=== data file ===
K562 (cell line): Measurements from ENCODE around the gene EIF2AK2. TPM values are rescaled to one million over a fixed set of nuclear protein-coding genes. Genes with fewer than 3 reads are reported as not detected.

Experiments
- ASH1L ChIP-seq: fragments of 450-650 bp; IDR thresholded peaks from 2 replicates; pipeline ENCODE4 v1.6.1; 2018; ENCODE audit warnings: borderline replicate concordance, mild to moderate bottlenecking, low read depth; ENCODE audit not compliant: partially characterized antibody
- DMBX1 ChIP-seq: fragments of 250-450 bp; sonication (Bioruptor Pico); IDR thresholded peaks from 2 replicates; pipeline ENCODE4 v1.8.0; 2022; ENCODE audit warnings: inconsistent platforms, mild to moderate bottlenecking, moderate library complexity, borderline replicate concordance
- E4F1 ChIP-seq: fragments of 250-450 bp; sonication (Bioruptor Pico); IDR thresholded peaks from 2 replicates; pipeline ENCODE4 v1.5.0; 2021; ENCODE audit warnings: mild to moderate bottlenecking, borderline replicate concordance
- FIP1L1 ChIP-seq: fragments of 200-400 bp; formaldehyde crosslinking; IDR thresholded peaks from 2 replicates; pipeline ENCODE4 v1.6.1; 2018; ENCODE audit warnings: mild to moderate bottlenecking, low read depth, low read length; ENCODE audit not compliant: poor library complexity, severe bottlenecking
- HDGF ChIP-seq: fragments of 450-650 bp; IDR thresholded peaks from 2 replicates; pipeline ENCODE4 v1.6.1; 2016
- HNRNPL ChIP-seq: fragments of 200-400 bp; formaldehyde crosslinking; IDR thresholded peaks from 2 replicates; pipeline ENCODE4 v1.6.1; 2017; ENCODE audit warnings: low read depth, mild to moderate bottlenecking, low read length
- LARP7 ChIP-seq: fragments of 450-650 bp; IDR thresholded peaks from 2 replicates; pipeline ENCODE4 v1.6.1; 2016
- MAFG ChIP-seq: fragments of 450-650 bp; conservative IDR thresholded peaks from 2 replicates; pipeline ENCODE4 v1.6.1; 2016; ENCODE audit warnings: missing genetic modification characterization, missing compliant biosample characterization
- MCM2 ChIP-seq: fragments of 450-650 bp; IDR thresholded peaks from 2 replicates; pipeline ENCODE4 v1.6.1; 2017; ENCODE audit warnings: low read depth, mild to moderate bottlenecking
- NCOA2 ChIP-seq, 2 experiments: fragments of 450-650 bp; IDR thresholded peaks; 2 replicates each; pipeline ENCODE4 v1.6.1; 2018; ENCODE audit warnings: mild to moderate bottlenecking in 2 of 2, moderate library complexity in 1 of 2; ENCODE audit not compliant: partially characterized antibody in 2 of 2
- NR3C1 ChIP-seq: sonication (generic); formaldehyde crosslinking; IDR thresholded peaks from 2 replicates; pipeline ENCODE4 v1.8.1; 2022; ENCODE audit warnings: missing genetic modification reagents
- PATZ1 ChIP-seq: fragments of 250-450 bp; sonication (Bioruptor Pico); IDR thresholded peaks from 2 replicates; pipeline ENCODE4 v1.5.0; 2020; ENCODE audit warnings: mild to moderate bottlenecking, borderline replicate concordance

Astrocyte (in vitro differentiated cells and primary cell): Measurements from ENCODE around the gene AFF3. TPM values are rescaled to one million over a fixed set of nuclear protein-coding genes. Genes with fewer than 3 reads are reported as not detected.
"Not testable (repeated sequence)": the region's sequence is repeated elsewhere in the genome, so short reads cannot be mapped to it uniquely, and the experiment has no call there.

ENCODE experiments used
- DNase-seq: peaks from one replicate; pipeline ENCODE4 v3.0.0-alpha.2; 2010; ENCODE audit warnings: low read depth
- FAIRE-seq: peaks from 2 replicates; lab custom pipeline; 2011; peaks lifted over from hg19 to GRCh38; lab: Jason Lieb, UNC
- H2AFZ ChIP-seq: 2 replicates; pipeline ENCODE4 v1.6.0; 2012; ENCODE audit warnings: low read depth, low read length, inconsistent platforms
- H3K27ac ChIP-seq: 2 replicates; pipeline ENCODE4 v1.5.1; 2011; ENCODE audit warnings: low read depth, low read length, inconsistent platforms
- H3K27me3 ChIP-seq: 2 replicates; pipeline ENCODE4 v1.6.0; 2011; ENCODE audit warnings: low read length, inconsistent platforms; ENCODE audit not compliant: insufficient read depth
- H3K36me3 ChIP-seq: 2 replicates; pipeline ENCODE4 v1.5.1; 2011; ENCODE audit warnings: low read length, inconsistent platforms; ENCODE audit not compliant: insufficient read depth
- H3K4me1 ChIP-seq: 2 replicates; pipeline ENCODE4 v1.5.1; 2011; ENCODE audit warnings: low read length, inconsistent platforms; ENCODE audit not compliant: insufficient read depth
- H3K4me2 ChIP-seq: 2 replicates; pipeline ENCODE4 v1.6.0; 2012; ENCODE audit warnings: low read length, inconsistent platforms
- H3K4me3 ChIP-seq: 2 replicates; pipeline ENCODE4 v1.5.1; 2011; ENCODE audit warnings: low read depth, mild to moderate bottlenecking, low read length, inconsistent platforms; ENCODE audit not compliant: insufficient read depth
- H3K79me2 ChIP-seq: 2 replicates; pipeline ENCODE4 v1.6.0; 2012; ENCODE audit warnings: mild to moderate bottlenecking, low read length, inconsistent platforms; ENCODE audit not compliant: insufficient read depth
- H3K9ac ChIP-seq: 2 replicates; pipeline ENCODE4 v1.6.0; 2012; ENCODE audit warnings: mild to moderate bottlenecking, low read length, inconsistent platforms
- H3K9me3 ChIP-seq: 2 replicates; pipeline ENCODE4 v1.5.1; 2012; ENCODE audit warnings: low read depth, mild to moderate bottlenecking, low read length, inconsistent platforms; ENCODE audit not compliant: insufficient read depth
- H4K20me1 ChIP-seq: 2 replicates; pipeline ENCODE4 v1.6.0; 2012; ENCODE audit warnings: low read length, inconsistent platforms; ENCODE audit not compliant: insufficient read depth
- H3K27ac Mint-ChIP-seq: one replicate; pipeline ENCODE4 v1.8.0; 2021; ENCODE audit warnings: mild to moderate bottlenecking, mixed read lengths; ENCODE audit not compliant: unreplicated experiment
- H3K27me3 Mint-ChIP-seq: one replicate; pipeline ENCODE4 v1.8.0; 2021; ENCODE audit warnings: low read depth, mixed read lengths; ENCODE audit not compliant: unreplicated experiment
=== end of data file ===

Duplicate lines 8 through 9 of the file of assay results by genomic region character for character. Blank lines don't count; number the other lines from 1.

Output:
- HNRNPL ChIP-seq: fragments of 200-400 bp; formaldehyde crosslinking; IDR thresholded peaks from 2 replicates; pipeline ENCODE4 v1.6.1; 2017; ENCODE audit warnings: low read depth, mild to moderate bottlenecking, low read length
- LARP7 ChIP-seq: fragments of 450-650 bp; IDR thresholded peaks from 2 replicates; pipeline ENCODE4 v1.6.1; 2016